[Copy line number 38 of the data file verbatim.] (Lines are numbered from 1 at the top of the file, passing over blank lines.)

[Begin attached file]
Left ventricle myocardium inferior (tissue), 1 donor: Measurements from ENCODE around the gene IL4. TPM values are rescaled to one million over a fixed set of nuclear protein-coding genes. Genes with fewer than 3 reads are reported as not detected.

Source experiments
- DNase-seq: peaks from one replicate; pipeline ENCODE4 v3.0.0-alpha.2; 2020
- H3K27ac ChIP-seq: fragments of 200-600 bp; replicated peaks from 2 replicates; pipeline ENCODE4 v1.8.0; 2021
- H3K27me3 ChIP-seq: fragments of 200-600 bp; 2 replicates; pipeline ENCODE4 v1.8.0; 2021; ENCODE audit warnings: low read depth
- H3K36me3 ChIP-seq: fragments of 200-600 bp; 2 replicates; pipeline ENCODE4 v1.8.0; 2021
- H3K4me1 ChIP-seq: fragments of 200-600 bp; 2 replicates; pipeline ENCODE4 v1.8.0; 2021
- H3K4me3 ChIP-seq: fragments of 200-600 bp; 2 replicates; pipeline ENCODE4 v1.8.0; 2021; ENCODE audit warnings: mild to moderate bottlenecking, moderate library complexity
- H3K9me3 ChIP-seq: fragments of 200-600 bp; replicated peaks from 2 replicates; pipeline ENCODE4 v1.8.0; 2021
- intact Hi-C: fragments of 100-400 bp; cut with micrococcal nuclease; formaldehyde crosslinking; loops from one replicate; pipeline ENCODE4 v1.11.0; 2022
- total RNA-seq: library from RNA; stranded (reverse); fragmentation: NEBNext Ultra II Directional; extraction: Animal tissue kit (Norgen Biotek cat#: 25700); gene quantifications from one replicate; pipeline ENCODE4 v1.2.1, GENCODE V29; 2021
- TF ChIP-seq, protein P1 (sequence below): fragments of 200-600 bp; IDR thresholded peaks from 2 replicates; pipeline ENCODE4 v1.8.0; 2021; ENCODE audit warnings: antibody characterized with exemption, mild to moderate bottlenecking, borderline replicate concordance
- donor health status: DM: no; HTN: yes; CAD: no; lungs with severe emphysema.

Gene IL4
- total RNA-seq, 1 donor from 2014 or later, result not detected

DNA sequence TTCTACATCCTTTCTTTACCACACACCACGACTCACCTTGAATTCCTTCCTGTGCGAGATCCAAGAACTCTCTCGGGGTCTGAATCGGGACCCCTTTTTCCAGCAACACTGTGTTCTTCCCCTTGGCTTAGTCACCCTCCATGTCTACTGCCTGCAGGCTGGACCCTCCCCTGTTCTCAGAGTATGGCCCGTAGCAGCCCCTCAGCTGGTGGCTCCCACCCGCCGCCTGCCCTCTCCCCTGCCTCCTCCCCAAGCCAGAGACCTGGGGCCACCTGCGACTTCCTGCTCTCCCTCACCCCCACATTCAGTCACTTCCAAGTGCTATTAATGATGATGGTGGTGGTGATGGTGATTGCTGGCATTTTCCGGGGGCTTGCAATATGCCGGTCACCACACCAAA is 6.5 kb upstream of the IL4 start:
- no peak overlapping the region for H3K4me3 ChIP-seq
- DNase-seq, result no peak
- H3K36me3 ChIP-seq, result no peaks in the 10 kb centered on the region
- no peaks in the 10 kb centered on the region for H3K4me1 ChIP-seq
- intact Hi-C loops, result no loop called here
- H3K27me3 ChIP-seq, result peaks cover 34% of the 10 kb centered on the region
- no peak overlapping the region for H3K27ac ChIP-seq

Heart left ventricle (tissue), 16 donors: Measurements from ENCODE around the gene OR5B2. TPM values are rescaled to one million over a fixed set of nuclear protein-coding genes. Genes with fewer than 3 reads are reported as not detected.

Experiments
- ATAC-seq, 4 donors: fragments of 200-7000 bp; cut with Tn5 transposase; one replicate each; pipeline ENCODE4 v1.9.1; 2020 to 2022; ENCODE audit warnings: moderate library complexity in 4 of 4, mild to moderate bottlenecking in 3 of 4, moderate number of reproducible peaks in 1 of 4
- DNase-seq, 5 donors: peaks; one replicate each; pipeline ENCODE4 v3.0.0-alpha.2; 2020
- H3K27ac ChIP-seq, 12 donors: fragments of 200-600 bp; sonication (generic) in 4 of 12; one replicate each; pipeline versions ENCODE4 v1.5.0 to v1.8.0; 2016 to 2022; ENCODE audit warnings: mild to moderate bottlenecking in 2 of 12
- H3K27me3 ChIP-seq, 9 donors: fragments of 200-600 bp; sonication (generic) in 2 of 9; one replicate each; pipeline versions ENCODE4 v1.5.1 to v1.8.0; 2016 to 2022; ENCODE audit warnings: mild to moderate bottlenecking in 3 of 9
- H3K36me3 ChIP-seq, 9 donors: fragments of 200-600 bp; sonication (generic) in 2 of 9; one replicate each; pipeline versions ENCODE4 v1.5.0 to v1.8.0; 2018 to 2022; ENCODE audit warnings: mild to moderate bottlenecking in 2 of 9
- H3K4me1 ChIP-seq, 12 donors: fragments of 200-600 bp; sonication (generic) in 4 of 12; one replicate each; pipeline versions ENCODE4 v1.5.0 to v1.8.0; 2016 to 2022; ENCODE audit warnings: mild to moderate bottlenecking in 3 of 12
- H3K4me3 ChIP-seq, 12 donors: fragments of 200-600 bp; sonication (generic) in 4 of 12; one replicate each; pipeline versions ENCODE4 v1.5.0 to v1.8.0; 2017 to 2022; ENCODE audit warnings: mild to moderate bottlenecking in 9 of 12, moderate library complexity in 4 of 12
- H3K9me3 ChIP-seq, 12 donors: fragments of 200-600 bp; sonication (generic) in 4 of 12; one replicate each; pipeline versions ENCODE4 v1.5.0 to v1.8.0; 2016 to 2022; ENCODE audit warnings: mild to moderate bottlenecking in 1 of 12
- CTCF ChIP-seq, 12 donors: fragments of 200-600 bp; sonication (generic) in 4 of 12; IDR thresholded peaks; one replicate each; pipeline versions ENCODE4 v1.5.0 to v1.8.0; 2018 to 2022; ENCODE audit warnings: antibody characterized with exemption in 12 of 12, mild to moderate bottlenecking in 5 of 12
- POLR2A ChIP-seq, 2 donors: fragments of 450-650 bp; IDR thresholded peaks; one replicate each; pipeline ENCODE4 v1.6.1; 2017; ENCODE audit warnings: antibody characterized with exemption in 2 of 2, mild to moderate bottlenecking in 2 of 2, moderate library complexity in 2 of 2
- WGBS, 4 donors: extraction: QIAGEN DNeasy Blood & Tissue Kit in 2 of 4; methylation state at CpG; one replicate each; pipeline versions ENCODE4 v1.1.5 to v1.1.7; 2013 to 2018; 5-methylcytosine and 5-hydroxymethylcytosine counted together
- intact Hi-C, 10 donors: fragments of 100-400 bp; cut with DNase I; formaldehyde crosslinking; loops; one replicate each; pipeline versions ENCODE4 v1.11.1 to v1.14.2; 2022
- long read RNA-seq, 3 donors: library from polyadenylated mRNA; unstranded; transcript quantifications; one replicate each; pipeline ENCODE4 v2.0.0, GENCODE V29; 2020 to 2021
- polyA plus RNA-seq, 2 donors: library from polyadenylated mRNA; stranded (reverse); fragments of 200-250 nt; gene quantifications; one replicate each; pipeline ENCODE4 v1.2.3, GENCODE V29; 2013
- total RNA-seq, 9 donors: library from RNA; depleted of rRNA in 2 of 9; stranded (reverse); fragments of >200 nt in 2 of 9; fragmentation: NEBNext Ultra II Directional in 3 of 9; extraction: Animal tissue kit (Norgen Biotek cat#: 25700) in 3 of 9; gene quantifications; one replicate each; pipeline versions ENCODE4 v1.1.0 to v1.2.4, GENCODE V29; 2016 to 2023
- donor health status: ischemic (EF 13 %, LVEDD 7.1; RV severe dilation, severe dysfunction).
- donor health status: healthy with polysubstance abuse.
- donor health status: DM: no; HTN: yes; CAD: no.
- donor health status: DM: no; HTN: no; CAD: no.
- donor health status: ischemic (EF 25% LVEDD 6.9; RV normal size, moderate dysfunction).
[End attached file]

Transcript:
- long read RNA-seq, 3 donors: library from polyadenylated mRNA; unstranded; transcript quantifications; one replicate each; pipeline ENCODE4 v2.0.0, GENCODE V29; 2020 to 2021